Generally Inhospitable Hospital

Supreme discomfort (and love, and togetherness) fills the racks of the East Village's finest noise-rock palace

Dominick Fernow hasn't held a real job since the one where he filed suicide reports all day. Before opening East Village noise boutique Hospital Productions, the 25-year-old worked in the file room at a Jersey City drug company that produced antidepressants, organizing reports of the side effects—everything from upset stomachs to depression-fueled suicide. "I worked in a windowless, clockless room for eight hours a day," says Fernow, who moonlights as amp-fisting noise-wrangler Prurient. Everyone's like, 'Oh, so it's your ideal job?' "

Now he works in another windowless room—there's not even a door, really—with what little ventilation that manages to trickle through provided by three tiny desk fans. He still works eight hours a day, and (until very recently) about seven days a week. He could even keep the job title "record specialist" if he wanted.

To get to Hospital Productions, you have to find Jammyland, the all-reggae joint on 3rd Street. Go past the outdated show posters and lazily spinning ceiling fan, the rows and rows of worn Augustus Pablo LPs and back issues of Let's Catch The Beat, the makeshift office space where manager Malcolm Allen runs their tiny eBay store, and the cardboard boxes full of overstock clogging the back. Squish through the wooden dividers to the trap door in the floor. Slowly descend down the eight steep ladder steps (if you go toes first, you'll probably have to turn around after the fourth step). Be sure to duck under the Thurston-daunting low ceiling.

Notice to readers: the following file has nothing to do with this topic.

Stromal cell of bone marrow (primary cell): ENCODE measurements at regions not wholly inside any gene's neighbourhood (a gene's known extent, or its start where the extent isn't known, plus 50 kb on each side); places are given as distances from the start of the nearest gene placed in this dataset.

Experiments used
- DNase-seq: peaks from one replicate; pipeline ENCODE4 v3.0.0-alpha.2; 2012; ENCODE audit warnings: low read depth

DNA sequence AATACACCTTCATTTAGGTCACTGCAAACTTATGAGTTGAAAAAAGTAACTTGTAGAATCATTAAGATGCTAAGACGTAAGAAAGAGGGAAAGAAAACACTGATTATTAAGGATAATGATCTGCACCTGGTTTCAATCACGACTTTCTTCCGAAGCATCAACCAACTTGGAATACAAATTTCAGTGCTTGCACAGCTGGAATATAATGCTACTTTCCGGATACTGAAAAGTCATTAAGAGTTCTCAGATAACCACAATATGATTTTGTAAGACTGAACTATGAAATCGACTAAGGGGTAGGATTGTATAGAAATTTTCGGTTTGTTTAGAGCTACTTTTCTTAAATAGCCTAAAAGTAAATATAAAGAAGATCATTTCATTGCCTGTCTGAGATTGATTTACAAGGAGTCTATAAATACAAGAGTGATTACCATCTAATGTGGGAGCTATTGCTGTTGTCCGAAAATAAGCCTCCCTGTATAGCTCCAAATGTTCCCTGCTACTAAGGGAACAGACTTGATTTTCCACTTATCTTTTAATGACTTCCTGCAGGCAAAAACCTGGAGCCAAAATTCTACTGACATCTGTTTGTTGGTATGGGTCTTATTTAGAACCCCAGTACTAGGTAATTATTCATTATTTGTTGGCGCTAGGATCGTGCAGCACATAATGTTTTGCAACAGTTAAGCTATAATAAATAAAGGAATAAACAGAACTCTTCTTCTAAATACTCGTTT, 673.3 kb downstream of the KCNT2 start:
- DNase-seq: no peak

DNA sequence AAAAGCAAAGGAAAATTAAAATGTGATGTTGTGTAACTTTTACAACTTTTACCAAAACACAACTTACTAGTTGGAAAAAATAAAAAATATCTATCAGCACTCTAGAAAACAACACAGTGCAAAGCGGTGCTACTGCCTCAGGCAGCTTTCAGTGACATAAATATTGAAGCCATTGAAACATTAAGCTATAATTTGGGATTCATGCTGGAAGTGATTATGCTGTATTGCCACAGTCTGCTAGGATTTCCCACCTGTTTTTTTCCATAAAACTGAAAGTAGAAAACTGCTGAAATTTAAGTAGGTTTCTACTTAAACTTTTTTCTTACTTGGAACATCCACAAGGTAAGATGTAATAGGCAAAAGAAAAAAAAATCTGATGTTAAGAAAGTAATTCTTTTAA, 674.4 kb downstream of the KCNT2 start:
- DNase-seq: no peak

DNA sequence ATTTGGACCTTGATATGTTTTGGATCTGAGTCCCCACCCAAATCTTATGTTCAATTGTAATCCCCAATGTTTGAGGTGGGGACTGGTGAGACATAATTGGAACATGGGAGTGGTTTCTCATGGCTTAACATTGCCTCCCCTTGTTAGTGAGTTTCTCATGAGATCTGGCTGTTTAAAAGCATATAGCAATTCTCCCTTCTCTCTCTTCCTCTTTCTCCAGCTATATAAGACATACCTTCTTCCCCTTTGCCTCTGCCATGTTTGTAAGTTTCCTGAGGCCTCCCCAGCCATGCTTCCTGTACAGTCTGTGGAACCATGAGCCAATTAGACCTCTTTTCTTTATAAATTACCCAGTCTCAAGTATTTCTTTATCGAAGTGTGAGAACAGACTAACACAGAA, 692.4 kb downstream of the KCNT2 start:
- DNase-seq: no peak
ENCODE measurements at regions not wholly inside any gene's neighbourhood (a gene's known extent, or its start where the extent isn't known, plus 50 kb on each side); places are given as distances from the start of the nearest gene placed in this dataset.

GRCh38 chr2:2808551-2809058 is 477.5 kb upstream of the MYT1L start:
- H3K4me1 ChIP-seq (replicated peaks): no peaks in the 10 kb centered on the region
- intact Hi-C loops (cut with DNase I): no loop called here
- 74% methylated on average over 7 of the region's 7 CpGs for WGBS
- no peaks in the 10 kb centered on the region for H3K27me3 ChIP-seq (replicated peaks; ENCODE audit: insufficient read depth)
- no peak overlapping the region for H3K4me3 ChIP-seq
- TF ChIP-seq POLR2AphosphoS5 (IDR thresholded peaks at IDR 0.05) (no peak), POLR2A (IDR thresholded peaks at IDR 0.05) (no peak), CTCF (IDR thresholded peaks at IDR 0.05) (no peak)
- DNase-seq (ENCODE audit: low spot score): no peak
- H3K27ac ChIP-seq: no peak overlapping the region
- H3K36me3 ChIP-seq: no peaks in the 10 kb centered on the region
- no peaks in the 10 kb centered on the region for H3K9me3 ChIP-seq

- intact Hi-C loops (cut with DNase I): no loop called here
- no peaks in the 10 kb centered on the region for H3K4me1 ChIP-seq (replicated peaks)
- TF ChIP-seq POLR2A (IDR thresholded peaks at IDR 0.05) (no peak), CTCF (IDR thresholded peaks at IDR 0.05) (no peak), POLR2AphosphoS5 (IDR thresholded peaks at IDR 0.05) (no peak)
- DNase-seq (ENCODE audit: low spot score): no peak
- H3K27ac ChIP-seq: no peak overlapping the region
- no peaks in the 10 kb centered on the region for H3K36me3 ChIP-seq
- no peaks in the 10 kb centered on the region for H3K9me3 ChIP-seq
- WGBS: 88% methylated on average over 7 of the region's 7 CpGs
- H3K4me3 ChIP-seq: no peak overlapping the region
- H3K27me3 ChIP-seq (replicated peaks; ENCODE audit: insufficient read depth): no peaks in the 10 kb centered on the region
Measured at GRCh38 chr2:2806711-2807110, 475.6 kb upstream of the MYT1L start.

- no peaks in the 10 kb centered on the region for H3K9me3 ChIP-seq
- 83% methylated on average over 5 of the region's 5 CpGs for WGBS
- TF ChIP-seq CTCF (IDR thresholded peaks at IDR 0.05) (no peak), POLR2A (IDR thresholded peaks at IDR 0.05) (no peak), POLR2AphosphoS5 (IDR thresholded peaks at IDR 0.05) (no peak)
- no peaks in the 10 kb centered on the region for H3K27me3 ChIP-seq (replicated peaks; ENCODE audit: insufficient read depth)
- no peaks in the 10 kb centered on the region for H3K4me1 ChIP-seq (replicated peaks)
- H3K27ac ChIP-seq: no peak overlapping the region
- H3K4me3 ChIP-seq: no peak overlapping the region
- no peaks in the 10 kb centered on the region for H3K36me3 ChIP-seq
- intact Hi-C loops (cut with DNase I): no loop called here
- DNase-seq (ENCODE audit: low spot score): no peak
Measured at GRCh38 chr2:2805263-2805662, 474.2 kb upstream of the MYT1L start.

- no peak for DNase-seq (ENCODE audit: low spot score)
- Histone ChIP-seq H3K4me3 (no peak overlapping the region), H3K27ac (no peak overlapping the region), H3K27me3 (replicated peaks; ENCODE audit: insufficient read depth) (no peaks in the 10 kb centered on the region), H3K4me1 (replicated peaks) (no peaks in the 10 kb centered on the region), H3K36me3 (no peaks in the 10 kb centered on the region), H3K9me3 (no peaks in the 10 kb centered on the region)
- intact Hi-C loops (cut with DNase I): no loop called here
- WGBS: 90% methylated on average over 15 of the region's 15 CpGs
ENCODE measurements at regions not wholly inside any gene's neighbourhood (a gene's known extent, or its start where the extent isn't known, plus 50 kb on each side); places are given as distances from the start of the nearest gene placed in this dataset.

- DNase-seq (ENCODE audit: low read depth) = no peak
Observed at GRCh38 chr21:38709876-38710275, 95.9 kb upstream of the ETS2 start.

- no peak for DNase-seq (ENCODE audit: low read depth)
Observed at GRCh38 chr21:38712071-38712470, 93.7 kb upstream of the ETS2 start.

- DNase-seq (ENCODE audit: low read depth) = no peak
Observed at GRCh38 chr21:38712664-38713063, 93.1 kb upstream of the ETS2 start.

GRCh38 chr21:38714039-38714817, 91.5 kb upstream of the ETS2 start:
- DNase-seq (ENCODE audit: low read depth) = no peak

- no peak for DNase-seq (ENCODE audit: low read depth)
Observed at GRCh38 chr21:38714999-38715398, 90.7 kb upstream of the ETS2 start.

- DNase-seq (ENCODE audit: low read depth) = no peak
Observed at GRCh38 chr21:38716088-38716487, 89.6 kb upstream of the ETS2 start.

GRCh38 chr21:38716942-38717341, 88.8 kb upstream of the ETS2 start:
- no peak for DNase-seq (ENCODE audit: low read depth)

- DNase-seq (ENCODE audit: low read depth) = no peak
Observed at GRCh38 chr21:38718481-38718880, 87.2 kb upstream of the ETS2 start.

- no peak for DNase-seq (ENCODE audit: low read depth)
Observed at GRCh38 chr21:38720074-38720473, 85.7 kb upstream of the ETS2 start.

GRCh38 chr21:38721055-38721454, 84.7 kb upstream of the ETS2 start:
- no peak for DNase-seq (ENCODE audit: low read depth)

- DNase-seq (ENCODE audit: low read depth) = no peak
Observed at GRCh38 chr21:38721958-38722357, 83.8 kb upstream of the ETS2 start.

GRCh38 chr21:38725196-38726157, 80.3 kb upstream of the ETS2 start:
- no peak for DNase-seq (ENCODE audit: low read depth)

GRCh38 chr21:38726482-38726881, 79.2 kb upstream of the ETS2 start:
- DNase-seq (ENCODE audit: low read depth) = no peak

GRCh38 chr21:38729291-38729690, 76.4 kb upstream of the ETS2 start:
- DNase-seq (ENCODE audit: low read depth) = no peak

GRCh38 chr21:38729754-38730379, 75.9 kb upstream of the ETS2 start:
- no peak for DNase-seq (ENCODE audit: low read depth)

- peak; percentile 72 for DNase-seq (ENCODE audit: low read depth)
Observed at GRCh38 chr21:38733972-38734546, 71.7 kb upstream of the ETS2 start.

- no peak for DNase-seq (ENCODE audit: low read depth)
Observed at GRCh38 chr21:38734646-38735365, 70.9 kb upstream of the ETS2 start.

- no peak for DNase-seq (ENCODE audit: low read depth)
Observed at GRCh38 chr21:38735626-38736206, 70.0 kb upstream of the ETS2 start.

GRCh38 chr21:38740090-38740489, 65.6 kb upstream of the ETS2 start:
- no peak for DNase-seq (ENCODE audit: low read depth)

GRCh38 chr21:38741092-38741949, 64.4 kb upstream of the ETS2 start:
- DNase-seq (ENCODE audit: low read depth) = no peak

Fernow ponders what to charge for some Swiss guy's feces.
photo: Giulietta Verdon-Roe
Fernow ponders what to charge for some Swiss guy's feces.

At the bottom, you'll find a stuffy basement hotbox packed to the ceiling with the most elusive items in the noise underground: cassettes affixed to shards of vinyl or slipped into fuzzy pouches, CD-Rs packaged in seven-inch sleeves, seven-inches packaged in tin foil, a record where the grooves are lathe-cut onto a coke mirror . . . everything from mutant monoliths like Merzbow and John Wiese to obscurants like Cream Corn Barf Extravaganza. There's plenty of black metal too, but no death metal, hardcore, or punk. "In many ways I would say it's a real punk store in that it's more about celebrating the individual instead of the genre," Fernow says. "Noise is the real punk. It's not about the haircut, it's not about politics, it's not about an agenda. It's personal. That's the key for me. And that's an intimacy."

His customers—almost exclusively drawn to the hidden shop through friendly word-of-mouth—are searching for intimacy as well. "The more obscure, the rougher the packaging, the more handmade, the faster it sells," Fernow says. "The irony is that in getting away from trying to be mass-produced, you created an even more desirable consumer product. The CDs trickle. The vinyl? Pfft. Gone. I can barely keep that fucking thing full. The tapes? Gone. It's the personal touch, it's the feeling of the individual putting their mark on it."